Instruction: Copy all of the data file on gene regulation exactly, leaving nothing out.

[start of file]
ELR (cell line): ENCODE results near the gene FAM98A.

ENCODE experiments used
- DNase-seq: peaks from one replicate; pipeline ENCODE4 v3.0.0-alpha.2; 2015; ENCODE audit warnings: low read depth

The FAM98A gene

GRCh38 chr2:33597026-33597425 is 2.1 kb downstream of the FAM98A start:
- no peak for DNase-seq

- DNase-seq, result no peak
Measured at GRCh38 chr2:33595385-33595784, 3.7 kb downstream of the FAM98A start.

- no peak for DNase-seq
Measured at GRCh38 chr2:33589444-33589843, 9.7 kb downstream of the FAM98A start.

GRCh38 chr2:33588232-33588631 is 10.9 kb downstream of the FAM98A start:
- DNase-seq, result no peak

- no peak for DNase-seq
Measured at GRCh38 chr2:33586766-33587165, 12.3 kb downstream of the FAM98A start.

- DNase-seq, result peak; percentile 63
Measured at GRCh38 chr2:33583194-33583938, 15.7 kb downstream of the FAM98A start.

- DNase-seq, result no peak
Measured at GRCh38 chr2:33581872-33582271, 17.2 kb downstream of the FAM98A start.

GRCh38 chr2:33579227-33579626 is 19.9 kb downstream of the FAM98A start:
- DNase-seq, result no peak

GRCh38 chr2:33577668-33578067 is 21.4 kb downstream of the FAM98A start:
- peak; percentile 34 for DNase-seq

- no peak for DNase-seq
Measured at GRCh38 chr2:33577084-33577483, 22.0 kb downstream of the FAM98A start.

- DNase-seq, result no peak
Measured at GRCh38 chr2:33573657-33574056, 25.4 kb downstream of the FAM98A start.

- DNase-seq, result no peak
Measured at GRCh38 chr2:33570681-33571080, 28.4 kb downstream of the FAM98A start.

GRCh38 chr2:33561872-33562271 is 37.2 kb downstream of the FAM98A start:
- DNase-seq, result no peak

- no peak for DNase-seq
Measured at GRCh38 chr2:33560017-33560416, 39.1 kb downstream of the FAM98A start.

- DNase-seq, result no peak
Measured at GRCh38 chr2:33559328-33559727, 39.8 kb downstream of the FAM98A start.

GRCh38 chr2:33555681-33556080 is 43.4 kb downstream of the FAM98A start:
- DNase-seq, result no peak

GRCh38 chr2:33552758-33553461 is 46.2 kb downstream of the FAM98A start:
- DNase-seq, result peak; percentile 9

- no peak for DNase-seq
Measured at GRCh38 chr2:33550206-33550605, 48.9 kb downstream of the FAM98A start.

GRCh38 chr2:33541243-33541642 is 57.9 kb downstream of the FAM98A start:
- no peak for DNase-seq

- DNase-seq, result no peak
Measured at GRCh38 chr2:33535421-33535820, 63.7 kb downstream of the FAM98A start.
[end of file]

ELR (cell line): ENCODE results near the gene FAM98A.

ENCODE experiments used
- DNase-seq: peaks from one replicate; pipeline ENCODE4 v3.0.0-alpha.2; 2015; ENCODE audit warnings: low read depth

The FAM98A gene

GRCh38 chr2:33597026-33597425 is 2.1 kb downstream of the FAM98A start:
- no peak for DNase-seq

- DNase-seq, result no peak
Measured at GRCh38 chr2:33595385-33595784, 3.7 kb downstream of the FAM98A start.

- no peak for DNase-seq
Measured at GRCh38 chr2:33589444-33589843, 9.7 kb downstream of the FAM98A start.

GRCh38 chr2:33588232-33588631 is 10.9 kb downstream of the FAM98A start:
- DNase-seq, result no peak

- no peak for DNase-seq
Measured at GRCh38 chr2:33586766-33587165, 12.3 kb downstream of the FAM98A start.

- DNase-seq, result peak; percentile 63
Measured at GRCh38 chr2:33583194-33583938, 15.7 kb downstream of the FAM98A start.

- DNase-seq, result no peak
Measured at GRCh38 chr2:33581872-33582271, 17.2 kb downstream of the FAM98A start.

GRCh38 chr2:33579227-33579626 is 19.9 kb downstream of the FAM98A start:
- DNase-seq, result no peak

GRCh38 chr2:33577668-33578067 is 21.4 kb downstream of the FAM98A start:
- peak; percentile 34 for DNase-seq

- no peak for DNase-seq
Measured at GRCh38 chr2:33577084-33577483, 22.0 kb downstream of the FAM98A start.

- DNase-seq, result no peak
Measured at GRCh38 chr2:33573657-33574056, 25.4 kb downstream of the FAM98A start.

- DNase-seq, result no peak
Measured at GRCh38 chr2:33570681-33571080, 28.4 kb downstream of the FAM98A start.

GRCh38 chr2:33561872-33562271 is 37.2 kb downstream of the FAM98A start:
- DNase-seq, result no peak

- no peak for DNase-seq
Measured at GRCh38 chr2:33560017-33560416, 39.1 kb downstream of the FAM98A start.

- DNase-seq, result no peak
Measured at GRCh38 chr2:33559328-33559727, 39.8 kb downstream of the FAM98A start.

GRCh38 chr2:33555681-33556080 is 43.4 kb downstream of the FAM98A start:
- DNase-seq, result no peak

GRCh38 chr2:33552758-33553461 is 46.2 kb downstream of the FAM98A start:
- DNase-seq, result peak; percentile 9

- no peak for DNase-seq
Measured at GRCh38 chr2:33550206-33550605, 48.9 kb downstream of the FAM98A start.

GRCh38 chr2:33541243-33541642 is 57.9 kb downstream of the FAM98A start:
- no peak for DNase-seq

- DNase-seq, result no peak
Measured at GRCh38 chr2:33535421-33535820, 63.7 kb downstream of the FAM98A start.